"Although Erdogan and the AKP articulated a vision that appealed to many Turks and many Kurds, it failed to transform Turkish society and resolve the conflict between Turkishness and Kurdishness. Erdogan, motivated by his own craven desire for power and political necessity, has now tacked to his nationalist right, closing off the possibility of reconciliation. In January, he declared that the PKK is 'no different than daesh,' the Arabic derogatory term for the Islamic State, and assured Turks that a resolution would come only 'after our security forces have entirely liquidated terrorists in the region'," CFR's Steven A. Cook writes for Foreign Policy.
"About five years ago, everyone was talking about the 'Turkish model.' People in the West and in the Muslim world held up Turkey as a shining example of the compatibility of Islam and democracy. Recep Tayyip Erdogan, who was then prime minister and is now president, was praised as a reformist who was making his country freer, wealthier and more peaceful.
These days, I think back on those times with nostalgia and regret. The rhetoric of liberal opening has given way to authoritarianism, the peace process with the Kurdish nationalists has fallen apart, press freedoms are diminishing and terrorist attacks are on the rise," Mustafa Akyol writes for the New York Times.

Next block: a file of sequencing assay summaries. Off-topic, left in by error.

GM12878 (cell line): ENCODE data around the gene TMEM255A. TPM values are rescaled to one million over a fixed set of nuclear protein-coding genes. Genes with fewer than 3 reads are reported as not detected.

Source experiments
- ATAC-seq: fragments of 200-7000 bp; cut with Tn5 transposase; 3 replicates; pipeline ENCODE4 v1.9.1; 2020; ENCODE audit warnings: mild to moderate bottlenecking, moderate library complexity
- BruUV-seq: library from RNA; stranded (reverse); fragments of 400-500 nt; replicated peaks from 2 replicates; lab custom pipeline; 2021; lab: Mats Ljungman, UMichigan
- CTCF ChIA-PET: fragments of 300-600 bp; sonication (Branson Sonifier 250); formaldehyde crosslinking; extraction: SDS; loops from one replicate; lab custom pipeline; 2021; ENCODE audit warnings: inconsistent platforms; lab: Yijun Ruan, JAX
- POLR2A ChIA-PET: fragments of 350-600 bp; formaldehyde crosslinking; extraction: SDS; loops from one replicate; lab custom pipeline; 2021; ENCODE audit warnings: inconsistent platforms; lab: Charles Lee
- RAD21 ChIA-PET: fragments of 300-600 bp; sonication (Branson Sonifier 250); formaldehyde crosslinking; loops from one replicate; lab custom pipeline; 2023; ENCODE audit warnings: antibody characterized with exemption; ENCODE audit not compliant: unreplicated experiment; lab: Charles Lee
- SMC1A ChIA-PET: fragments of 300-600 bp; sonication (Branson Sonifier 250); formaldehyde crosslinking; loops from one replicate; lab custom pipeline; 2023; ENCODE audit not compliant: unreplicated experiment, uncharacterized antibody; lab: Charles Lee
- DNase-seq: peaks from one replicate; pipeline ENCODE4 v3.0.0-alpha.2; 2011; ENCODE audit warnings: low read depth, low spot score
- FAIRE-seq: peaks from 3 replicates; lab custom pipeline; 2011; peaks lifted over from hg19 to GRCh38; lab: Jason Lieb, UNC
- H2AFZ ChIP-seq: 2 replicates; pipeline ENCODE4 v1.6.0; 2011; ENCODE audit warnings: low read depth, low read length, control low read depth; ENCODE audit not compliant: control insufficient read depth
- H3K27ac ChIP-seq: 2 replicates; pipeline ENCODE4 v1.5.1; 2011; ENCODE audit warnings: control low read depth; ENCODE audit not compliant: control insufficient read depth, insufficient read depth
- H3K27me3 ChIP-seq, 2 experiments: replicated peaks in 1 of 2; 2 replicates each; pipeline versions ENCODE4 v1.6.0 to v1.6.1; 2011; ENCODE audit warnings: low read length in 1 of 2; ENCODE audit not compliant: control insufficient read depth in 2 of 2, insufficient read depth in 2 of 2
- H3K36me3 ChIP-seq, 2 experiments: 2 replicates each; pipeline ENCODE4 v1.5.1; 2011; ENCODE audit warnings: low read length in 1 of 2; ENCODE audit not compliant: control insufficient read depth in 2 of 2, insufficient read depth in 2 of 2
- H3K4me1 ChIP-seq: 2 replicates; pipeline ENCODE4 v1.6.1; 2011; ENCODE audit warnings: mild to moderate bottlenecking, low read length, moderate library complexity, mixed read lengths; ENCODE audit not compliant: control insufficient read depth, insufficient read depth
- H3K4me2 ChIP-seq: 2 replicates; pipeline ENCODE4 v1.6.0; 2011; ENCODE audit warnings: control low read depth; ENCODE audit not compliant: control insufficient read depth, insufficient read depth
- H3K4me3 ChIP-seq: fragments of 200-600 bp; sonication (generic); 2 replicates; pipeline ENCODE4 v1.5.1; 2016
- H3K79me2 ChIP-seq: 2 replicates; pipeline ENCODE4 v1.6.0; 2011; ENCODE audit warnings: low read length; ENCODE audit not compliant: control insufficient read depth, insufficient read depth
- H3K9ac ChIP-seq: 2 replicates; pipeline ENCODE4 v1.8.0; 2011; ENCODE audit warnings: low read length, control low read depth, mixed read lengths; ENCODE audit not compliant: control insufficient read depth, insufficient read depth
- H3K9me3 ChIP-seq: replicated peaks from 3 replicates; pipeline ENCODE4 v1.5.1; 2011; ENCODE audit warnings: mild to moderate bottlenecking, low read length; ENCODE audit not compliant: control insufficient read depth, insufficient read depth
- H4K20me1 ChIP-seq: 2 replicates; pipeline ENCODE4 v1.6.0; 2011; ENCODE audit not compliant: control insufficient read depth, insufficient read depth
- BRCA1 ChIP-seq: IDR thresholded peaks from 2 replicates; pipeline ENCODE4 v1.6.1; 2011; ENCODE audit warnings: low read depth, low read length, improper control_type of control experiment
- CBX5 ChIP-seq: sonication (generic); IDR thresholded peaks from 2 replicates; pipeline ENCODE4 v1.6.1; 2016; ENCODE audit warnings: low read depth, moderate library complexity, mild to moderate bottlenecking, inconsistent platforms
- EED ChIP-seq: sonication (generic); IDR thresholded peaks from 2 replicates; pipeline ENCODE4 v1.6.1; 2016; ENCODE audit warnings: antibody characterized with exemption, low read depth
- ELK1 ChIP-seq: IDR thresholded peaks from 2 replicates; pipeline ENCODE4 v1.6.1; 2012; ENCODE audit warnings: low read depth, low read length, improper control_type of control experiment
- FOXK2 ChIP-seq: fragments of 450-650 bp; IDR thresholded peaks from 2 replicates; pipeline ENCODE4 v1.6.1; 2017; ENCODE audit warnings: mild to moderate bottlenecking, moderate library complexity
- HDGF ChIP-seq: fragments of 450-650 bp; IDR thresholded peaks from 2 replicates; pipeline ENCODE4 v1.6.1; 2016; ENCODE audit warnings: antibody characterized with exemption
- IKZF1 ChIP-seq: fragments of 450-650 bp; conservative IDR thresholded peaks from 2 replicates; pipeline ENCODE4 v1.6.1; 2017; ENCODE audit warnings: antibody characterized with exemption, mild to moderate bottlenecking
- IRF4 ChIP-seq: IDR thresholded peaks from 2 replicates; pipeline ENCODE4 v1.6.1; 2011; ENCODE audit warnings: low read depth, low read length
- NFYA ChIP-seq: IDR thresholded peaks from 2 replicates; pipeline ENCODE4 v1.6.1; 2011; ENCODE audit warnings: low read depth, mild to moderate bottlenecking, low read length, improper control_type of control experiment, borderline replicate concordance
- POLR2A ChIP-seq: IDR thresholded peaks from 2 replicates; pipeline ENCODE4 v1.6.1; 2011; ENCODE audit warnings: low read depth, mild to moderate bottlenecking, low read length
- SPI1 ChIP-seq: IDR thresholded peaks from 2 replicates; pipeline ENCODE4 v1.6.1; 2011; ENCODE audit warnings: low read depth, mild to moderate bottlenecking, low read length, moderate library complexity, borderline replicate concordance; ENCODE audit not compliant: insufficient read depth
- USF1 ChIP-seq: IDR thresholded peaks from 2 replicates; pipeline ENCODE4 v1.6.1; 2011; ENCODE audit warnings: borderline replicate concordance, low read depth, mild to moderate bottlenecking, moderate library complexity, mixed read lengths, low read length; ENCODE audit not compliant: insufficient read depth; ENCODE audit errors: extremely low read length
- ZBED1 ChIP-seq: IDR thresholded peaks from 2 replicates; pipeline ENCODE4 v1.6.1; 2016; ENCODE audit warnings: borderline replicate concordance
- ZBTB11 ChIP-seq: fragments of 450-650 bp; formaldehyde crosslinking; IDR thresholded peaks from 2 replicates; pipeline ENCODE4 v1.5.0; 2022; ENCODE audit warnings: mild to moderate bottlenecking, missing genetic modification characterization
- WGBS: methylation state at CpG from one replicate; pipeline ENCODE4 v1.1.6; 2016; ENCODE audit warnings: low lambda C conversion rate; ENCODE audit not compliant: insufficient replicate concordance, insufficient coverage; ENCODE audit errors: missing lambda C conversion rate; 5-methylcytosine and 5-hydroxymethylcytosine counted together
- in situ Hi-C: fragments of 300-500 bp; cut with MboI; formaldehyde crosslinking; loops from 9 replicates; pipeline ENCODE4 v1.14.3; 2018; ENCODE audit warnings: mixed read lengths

"Turkey, a key member of NATO, has so far chosen to sit out the war against ISIS. Instead, it is at war with Kurdish militias in Syria, the only ground forces so far that have managed to take on ISIS and win. Turkey fears and loathes Kurdish independence anywhere in the world more than it fears and loathes anything else. Kurdish independence in Syria, from Ankara’s point of view, could at a minimum escalate a three-decades-long conflict and at worst threaten Turkey’s territorial integrity. Kurds make up between 15 and 25 percent of Turkey’s population, but no one knows for sure because the government outlaws ethnic classification," Michael J. Trotten writes for World Affairs.